Remain In Me
March 10, 2019
“Remain in me, as I remain in you.” (John 15:4) Jesus frequently exhorts us in the Gospel of John to remain in Him, to abide in Him. What does this mean for us? Why does Jesus so frequently stress such a unique phrase?
At our visit to Gethsemane—the gorgeous church that sits at the foot of the Mount of Olives commemorating the agony in the garden—I encountered a bit of this reality. When I entered the church, I was immediately struck. The vaulted ceilings were covered in dimly lit mosaics, and the void of the church’s body was dark. The windows were stained purple to prevent too much light from entering. Here one could immediately enter into the first sorrowful mystery, for there was splendor in the distant ceiling and walls, but darkness draped about you, just as Jesus would have seen the seemingly distant goodness of His Father but felt the weight of his coming Passion all around Him.
At Mass, I was gifted with the opportunity to cantor. We celebrated on the center altar and everything said through the sound system echoed over the murmuring of the pilgrims. “In you, Lord, I take refuge, let me never be put to shame.” Psalm 71 was set for the responsorial, and as we chanted these words, I could not help but feel I had entered into the garden with Christ. His cry was ours, and it saturated the church with the reality of that event from two millennia before. I was brought out of myself, and I forgot everything except Jesus in the garden. This was the power of the Holy Mass, and this was the power of the beauty of that church.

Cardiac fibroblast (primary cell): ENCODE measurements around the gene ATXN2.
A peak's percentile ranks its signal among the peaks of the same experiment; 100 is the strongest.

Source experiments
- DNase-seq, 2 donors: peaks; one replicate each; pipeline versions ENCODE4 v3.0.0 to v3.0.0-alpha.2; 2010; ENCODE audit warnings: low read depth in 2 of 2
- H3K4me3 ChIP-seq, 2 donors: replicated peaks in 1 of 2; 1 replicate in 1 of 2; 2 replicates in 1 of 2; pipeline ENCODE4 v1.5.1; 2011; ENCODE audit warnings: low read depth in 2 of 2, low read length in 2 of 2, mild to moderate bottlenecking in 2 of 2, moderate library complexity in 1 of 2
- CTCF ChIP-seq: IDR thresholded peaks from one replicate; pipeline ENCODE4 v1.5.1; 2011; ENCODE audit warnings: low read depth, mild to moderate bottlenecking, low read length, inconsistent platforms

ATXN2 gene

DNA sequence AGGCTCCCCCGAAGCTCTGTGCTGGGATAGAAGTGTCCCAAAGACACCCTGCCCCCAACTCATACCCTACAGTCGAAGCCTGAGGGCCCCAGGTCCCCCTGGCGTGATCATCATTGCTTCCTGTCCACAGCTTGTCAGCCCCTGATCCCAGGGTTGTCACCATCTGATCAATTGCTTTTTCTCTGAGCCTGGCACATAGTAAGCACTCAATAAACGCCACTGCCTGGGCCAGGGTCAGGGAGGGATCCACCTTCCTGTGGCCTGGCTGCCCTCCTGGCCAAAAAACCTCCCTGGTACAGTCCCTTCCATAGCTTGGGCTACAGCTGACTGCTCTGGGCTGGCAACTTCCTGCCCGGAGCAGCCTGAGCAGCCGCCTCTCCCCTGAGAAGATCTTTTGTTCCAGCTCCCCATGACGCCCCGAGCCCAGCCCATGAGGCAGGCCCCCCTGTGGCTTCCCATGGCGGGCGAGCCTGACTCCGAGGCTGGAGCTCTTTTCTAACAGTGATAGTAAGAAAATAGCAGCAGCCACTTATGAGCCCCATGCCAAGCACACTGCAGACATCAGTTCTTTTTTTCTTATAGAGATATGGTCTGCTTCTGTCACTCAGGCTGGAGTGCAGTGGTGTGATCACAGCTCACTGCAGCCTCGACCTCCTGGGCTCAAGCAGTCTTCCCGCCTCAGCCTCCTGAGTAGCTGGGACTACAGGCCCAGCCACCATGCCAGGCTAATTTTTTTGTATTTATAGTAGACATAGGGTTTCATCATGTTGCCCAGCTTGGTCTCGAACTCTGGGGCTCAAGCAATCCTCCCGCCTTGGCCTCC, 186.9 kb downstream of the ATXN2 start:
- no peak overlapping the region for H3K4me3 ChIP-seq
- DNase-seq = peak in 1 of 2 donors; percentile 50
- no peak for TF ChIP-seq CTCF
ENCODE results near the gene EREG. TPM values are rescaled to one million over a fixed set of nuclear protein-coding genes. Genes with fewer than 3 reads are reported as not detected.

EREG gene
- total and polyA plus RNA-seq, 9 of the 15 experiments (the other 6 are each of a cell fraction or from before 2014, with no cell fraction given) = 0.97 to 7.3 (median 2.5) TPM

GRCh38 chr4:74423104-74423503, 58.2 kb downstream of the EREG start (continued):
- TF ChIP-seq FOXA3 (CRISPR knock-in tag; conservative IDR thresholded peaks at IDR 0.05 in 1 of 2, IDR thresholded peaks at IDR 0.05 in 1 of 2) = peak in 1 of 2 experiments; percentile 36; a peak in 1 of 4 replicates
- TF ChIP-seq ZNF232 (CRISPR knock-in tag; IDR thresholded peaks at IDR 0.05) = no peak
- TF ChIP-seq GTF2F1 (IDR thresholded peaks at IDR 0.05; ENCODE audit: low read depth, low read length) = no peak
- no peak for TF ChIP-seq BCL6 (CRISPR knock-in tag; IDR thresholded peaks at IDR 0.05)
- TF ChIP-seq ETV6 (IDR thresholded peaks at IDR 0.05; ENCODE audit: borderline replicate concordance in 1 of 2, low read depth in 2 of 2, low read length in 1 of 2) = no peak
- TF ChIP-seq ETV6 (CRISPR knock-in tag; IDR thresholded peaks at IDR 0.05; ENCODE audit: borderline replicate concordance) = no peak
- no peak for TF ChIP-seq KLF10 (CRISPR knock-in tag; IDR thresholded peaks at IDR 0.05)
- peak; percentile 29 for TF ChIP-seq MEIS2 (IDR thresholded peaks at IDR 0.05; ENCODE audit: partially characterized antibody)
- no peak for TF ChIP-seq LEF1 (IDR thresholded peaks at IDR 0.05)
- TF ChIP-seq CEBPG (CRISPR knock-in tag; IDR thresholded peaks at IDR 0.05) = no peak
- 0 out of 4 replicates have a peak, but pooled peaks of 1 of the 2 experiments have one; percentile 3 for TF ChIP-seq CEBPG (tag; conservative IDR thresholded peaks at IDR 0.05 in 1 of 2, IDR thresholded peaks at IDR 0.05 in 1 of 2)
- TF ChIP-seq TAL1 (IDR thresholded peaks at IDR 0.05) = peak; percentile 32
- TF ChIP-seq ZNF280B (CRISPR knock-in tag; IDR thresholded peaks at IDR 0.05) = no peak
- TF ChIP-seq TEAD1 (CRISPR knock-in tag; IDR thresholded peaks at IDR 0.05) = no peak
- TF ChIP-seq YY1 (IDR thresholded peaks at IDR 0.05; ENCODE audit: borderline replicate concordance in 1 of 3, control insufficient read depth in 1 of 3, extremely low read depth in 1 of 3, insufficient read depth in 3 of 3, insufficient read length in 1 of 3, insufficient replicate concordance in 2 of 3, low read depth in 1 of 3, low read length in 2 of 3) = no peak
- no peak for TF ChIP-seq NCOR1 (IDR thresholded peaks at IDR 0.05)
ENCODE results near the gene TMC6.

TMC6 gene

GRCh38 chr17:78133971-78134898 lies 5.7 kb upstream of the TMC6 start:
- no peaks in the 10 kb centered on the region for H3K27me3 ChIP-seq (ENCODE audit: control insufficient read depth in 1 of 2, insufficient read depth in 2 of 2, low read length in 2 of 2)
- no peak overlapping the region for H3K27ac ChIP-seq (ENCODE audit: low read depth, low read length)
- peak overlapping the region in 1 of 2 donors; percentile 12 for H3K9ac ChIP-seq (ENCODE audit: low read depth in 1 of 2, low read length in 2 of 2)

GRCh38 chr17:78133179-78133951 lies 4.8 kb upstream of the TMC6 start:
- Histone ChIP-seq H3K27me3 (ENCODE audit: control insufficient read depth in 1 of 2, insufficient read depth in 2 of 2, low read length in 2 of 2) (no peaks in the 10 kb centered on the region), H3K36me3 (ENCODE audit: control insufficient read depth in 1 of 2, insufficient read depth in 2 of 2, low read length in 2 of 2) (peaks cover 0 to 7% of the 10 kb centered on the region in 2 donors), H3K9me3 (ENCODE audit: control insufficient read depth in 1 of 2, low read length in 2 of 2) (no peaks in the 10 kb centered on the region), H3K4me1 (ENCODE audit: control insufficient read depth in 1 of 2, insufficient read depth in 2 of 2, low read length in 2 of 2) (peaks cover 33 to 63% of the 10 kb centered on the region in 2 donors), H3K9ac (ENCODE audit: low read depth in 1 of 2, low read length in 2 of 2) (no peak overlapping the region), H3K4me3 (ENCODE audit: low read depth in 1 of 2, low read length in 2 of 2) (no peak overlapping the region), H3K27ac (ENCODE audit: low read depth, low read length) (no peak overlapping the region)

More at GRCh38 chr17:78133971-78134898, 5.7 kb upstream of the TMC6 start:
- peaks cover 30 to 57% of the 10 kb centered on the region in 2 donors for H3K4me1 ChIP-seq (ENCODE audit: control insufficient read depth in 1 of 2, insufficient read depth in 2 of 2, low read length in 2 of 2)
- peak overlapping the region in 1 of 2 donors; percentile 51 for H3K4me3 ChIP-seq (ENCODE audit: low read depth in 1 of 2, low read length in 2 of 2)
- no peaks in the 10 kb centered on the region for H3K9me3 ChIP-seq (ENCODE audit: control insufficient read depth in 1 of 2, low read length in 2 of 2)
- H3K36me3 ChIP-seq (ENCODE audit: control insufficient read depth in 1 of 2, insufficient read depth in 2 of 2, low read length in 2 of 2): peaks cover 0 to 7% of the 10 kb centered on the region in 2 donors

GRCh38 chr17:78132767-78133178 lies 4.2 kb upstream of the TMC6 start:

What does it mean for us to abide in Jesus but, among other things, to meditate on his mysteries, to enter into the events of his life, and to thus let His life become a part of ours. After reflecting on this experience, I think that in this way we are brought out of ourselves and grow in the capacity to view things from His perspective. Jesus’ mysteries (the experiences of his life—even the everyday ones) begin to penetrate our thoughts, imaginations, desires, and feelings, and we then are more able to live our lives out of this union with Him.
Practically, this means for example that when we are confronted with something difficult we know we must undergo, like a tough conversation or a forgiving someone who just hurt us, the more we have entered into the mystery of the agony in the garden, the more we can prepare for that trial with Jesus, in Jesus, and through Jesus. By entering this part of His life, we let this part of His life enter into us. Then, with Him, we can agonize in the garden, see how much easier our task is than His, draw strength from His courage, feel supported by His suffering with us, and live our lives permeated with Christ. What a beautiful way to live! Easier said than done, and this is a gift we need to beg for in prayer, but this I think is why He exhorts us, “Remain in me, as I remain in you.”
Diocese of Joliet